Patrick Cantlay wasn’t supposed to even have a chance at the end of the BMW Championship.

With the crowd at its critical mass as he and Bryson DeChambeau reached the 17th tee at Caves Valley Golf Club in Owings Mills, Md., Cantlay’s back was already against the wall. He trailed by one after DeChambeau’s birdie at the 16th and needed to make something happen. Instead, his approach at the par-3 came up short and dribbled back into the water. Fans released a collective shout of disbelief; all Cantlay could do was saunter to the drop zone. It seemed like he had blown his chance.

But the roller coaster was just beginning. Cantlay stuffed his recovery shot from the drop zone to 8 feet, then DeChambeau stubbed his chip from the rough short of the green. Both players made bogey and the margin remained at one. Cantlay holed a 22-foot birdie putt on the 18th and watched as DeChambeau’s 13-footer for the win missed wide.

Then came a roller coaster of a playoff — DeChambeau missed three different putts to win, including a 6-footer, then he saved a par on 18 after a tee shot in the water, then both players stuffed their approaches on the 17th to match birdies on the fifth hole of sudden death.

On the sixth playoff hole, Cantlay drained his birdie putt from 17 feet, 6 inches, putting the pressure on DeChambeau to match him. And when DeChambeau’s 8-foot, 9-inch putt slid past the hole on the low side, Cantlay was suddenly the BMW Championship winner and the new No. 1 in the FedEx Cup standings with one playoff event remaining.

“I’m a little tired but very happy,” Cantlay said. “I played really well all week. At the beginning of the week I didn’t realize it would take that many under par to just force a playoff. But I hit a lot of good shots today, and it was just enough.”

Cantlay and DeChambeau, who began the day three shots clear of third place, kept their distance from the chasers all day. Sungjae Im finished solo third at 23-under par, four shots behind, while Rory McIlroy took fourth at 22-under and Erik van Rooyen placed fifth at minus-21.

DeChambeau’s 27-under showing, highlighted by a scorching 60 in Round 2, is the best performance in relation to par ever by a non-winner in PGA Tour history.

This was a two-horse race from the start. The final pairing stretched the margin over the field by taking advantage of the early holes — Cantlay birdied Nos. 1, 2, 4 and 5, while DeChambeau scored on 1, 4 and 6. Cantlay bogeyed the ninth to fall into a tie at 24-under, then DeChambeau took the lead at the 10th before the pair matched birdies at 11 and 12. Cantlay rolled in a 22-footer at the 14th and the pair was tied again, now at 27-under.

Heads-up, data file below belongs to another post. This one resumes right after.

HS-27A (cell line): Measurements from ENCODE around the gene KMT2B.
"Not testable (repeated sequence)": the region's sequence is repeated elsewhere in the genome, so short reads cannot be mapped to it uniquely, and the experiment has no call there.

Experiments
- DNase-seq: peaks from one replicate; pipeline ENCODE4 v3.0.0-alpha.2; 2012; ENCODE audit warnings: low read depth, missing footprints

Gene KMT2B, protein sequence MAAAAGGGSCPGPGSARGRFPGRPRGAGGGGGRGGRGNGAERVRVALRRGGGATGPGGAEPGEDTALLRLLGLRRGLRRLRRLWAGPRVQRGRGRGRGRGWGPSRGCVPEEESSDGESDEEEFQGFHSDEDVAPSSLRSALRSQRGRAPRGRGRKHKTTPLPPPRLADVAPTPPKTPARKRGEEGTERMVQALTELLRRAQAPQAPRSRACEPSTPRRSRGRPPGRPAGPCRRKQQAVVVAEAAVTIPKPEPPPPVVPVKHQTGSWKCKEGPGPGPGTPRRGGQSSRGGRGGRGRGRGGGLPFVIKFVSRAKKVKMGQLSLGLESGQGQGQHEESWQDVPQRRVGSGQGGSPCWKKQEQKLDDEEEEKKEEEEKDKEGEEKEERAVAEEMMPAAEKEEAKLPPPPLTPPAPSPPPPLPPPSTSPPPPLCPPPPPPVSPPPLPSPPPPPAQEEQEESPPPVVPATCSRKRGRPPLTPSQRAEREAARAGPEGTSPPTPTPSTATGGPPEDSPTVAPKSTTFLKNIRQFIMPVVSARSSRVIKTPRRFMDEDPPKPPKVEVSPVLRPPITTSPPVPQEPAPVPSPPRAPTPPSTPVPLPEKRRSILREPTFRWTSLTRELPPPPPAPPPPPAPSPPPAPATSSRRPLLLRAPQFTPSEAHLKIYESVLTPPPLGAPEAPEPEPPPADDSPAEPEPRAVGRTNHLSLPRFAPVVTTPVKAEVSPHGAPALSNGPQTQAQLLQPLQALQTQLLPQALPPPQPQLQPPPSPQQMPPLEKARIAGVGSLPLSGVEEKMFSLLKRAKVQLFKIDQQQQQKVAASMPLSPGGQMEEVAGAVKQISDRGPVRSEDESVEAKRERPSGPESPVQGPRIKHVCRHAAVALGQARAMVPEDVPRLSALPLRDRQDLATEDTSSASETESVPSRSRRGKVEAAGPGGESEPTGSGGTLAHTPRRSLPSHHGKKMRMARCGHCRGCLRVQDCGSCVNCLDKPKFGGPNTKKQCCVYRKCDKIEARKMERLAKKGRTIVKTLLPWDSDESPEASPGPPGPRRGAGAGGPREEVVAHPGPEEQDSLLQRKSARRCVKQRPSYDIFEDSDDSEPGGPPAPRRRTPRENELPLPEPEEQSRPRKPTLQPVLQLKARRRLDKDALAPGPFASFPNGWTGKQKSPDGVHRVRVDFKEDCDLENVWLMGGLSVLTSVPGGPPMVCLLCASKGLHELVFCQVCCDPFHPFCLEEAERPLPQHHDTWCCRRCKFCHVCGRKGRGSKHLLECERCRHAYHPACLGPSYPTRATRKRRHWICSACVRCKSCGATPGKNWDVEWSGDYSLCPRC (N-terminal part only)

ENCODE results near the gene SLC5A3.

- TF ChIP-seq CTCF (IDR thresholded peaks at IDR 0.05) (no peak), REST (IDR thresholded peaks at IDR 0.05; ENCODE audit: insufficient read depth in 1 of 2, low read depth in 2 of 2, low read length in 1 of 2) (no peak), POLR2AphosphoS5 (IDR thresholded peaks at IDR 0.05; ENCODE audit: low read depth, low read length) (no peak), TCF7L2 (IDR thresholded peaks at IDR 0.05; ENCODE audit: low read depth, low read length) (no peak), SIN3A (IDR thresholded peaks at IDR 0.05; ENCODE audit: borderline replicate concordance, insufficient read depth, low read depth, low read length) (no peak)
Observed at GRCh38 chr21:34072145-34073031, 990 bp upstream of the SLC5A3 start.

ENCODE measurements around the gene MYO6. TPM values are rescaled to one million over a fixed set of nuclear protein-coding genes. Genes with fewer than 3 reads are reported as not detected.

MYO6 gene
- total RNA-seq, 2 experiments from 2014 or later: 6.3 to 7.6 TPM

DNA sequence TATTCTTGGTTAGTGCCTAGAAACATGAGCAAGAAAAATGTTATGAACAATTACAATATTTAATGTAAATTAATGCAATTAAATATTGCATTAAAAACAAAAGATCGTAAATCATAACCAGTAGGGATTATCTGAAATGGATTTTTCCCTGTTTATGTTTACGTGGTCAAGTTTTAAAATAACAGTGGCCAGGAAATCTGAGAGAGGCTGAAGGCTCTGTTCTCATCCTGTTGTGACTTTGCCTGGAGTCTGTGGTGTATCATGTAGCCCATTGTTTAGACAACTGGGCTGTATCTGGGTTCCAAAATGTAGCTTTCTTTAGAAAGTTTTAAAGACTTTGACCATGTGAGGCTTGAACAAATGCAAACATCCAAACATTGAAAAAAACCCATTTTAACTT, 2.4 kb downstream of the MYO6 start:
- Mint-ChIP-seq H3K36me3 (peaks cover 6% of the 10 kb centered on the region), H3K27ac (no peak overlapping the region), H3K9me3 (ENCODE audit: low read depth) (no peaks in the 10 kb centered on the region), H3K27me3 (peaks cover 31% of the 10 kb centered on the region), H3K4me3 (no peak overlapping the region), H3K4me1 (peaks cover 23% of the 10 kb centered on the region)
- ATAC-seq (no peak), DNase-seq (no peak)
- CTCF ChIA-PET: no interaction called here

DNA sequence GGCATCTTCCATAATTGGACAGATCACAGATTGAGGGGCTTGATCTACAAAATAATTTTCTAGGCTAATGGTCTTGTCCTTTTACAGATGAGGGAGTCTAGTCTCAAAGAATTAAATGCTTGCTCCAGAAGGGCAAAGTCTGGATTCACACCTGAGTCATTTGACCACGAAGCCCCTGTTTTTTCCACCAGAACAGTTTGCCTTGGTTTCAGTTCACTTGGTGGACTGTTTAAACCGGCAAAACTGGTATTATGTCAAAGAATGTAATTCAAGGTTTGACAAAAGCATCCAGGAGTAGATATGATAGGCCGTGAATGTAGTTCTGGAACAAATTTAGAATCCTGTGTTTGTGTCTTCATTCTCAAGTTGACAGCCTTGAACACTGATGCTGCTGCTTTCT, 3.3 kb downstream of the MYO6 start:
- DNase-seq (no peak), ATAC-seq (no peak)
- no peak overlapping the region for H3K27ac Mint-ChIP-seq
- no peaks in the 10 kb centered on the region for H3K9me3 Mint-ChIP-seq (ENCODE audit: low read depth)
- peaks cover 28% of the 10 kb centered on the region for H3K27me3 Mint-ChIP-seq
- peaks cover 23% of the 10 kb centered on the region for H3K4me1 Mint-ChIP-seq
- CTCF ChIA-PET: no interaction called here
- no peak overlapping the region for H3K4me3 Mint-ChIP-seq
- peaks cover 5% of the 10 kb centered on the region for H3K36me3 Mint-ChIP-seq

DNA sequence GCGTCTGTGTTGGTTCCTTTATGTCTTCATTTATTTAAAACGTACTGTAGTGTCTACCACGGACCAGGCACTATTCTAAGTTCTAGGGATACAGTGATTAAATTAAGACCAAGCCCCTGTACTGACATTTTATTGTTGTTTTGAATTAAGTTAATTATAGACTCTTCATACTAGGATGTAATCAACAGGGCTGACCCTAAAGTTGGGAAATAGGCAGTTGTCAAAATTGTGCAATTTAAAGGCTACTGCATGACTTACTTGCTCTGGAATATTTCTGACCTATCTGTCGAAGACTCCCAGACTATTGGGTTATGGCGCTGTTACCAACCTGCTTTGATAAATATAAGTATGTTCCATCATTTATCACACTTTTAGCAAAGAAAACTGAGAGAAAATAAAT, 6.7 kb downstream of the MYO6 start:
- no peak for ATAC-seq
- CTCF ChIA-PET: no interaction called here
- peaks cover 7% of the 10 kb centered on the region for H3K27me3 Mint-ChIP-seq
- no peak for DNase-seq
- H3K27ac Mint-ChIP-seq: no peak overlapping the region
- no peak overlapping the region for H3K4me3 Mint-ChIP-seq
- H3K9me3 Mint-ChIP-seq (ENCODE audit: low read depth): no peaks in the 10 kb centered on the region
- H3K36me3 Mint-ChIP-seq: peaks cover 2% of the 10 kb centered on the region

The dramatic ride began in earnest at the par-5 16th, as Cantlay missed the fairway with his drive and layup and ultimately left himself a 9-foot par putt. After DeChambeau slipped in a 13-foot downhiller for birdie, Cantlay was in serious danger of losing two shots in one fell swoop. His putt lipped in, giving him extra life headed to the 17th. It looked like the tournament was over as the players walked off that tee box. Instead, they played for nearly two more hours and Cantlay snagged the trophy.

Of the chasers, only Sergio Garcia made a serious run early, starting birdie-eagle to get within one at 20-under and adding a birdie at the fourth. His work was undone quickly with a double-bogey at the reachable par-4 fifth, though, and he finished tied for sixth place on the final leaderboard with Dustin Johnson at minus-20.

Cantlay is now the only player with three wins in this PGA Tour season — he won the Zozo Championship last October and captured the Memorial Tournament in a playoff in June (although that tournament is most notable for the withdrawal of Jon Rahm, the commanding 54-hole leader, to a positive COVID-19 test). He’s taken down plenty of big names in his victories, and now he’ll stand above everyone to start next week’s Tour Championship.

He did it with the putter, gaining 14.58 strokes on the field with the flat stick this week. That’s the most ever since the inception of ShotLink Data in 2004. Cantlay made 498 feet, 9 inches of putts across the 72 holes of regulation; per Justin Ray, that’s less than 50 feet short of the all-time record. It was somehow enough to make up for a relatively pedestrian ball-striking week, as Cantlay merely gained 1.24 strokes tee-to-green.